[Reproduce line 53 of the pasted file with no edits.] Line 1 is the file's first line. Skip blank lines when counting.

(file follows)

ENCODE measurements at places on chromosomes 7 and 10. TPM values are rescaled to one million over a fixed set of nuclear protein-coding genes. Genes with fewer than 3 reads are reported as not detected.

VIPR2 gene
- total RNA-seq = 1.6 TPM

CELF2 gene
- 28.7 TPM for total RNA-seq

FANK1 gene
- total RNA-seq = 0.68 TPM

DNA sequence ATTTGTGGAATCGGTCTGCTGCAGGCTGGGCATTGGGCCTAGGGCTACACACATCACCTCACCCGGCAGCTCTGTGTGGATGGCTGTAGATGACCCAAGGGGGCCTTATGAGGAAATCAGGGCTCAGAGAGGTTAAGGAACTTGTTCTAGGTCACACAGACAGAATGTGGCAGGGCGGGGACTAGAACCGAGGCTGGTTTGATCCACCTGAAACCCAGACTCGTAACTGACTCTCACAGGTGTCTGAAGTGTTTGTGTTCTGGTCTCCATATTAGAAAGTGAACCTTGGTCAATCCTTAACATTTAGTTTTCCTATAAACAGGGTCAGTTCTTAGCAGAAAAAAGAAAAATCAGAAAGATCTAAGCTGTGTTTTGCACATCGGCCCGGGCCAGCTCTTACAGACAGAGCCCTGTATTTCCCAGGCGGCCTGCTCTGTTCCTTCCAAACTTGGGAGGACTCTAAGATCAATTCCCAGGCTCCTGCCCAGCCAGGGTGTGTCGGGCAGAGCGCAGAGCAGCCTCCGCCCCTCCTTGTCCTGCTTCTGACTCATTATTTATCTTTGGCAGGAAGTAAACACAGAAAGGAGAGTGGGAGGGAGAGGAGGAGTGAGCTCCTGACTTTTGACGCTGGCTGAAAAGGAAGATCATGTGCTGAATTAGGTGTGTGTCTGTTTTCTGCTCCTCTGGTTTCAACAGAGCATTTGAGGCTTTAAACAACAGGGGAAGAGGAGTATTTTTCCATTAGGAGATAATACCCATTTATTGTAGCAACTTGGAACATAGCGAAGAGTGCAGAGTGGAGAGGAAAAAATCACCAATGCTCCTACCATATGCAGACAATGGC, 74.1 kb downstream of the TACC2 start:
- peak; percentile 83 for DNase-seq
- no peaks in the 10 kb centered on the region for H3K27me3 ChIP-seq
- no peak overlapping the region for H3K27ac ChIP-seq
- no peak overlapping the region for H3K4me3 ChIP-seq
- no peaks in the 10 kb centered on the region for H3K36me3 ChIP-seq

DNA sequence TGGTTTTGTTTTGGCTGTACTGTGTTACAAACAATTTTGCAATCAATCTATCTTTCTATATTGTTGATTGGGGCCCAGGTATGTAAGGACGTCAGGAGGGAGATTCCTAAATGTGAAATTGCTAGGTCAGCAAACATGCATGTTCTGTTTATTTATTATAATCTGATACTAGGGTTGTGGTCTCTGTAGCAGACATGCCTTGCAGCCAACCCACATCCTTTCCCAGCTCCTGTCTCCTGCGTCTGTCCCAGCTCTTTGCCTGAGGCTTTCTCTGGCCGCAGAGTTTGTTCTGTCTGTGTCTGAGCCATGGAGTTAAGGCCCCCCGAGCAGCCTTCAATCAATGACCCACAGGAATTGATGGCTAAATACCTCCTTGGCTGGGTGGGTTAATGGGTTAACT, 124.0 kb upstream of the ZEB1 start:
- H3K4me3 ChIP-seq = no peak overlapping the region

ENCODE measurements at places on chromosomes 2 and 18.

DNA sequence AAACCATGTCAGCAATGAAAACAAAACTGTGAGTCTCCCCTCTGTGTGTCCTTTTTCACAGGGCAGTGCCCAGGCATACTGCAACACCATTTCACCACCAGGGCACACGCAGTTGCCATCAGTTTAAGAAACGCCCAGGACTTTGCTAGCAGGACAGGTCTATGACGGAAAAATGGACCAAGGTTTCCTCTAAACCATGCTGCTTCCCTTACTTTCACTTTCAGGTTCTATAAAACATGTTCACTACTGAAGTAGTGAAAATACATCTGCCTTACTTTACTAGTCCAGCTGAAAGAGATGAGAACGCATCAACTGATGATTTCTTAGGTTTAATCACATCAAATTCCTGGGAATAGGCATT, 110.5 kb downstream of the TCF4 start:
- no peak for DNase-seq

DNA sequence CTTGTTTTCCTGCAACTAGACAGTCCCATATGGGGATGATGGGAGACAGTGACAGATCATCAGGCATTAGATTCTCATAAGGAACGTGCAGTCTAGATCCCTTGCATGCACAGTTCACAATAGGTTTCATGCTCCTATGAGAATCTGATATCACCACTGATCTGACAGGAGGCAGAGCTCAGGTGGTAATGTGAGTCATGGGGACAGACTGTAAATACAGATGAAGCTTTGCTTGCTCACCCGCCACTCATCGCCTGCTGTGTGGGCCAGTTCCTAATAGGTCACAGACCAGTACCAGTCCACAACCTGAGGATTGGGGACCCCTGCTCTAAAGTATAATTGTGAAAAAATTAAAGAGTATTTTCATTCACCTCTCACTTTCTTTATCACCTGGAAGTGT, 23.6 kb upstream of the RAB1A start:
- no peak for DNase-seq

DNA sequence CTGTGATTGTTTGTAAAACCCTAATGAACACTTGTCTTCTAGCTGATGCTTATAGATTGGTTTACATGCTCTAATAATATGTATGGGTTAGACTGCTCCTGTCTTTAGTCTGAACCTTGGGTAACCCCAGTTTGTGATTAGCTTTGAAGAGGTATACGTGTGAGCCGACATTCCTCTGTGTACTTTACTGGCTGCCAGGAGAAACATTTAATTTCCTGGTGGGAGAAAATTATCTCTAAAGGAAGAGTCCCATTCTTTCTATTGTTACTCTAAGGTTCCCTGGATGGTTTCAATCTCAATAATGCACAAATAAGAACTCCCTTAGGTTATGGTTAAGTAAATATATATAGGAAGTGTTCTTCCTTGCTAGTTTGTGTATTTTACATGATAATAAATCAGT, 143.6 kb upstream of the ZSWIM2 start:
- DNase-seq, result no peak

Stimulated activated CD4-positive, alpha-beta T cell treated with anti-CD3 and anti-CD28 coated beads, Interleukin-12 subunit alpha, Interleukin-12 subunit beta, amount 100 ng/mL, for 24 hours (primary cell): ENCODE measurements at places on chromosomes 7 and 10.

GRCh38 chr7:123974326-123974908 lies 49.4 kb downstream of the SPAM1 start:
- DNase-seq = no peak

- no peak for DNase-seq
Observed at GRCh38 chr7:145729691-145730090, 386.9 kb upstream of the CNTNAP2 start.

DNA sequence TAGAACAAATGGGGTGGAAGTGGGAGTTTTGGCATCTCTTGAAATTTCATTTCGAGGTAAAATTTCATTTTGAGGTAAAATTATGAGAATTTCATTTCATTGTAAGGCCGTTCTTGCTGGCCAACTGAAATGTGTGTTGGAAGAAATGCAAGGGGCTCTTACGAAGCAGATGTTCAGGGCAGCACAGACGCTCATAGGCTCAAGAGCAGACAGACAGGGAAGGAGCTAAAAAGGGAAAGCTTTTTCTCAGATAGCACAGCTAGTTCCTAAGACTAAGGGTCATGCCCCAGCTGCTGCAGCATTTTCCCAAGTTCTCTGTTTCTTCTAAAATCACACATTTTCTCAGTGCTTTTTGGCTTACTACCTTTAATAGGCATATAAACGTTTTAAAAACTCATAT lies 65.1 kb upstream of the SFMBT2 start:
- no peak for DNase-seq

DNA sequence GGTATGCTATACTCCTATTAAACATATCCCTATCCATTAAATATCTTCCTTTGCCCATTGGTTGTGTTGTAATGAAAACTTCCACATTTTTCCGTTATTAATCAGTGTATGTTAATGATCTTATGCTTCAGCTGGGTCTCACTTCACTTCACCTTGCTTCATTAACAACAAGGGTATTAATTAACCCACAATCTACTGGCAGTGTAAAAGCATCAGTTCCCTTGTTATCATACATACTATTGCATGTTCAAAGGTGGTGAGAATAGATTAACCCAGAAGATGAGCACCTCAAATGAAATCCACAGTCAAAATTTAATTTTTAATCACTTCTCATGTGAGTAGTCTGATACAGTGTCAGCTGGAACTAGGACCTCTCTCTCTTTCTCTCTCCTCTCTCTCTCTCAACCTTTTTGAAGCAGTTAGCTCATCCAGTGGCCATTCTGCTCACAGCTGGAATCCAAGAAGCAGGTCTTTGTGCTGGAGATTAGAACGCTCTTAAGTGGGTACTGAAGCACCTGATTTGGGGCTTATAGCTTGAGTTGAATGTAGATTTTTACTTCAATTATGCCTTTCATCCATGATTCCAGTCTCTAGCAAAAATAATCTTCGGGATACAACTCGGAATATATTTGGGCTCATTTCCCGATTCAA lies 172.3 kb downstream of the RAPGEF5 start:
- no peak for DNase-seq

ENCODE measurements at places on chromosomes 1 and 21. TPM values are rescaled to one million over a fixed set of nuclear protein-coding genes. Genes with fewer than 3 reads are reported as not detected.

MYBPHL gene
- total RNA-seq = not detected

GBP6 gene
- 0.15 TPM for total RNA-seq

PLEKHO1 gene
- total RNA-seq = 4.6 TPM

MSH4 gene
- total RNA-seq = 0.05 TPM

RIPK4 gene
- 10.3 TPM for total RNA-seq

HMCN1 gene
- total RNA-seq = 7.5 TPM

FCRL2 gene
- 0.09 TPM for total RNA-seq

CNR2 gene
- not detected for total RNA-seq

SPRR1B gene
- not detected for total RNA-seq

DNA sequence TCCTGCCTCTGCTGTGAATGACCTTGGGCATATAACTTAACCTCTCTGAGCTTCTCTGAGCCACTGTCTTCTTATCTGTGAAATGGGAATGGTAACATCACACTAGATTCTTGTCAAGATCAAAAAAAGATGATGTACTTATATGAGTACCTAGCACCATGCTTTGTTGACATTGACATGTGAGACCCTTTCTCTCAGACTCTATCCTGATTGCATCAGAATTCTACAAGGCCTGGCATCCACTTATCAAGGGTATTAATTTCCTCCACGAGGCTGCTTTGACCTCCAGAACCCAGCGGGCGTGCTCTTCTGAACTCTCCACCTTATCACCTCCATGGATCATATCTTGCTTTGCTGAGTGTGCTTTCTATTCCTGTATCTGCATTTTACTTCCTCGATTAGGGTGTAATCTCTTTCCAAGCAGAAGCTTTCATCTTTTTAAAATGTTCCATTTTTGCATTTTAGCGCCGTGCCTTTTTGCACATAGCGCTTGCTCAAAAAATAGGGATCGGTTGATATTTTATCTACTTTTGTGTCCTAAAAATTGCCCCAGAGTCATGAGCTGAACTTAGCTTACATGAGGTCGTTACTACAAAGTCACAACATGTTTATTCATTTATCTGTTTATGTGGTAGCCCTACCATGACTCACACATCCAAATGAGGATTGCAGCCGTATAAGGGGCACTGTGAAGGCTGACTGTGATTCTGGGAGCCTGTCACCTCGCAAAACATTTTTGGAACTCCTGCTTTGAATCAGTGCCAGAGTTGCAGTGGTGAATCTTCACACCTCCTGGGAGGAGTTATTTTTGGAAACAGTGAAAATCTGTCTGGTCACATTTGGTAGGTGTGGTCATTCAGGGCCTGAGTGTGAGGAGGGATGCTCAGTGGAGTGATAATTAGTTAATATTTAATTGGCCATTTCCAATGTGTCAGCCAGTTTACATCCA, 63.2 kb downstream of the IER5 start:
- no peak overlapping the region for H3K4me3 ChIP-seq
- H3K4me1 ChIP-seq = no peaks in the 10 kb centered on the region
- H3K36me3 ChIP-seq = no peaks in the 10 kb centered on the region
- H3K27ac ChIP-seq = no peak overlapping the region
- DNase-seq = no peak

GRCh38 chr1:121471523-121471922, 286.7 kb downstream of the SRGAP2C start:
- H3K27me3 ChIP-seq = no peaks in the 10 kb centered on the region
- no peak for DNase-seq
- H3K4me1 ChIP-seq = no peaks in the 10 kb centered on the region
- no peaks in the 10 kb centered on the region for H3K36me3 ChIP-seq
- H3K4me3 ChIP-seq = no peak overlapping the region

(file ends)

- H3K4me1 ChIP-seq = no peaks in the 10 kb centered on the region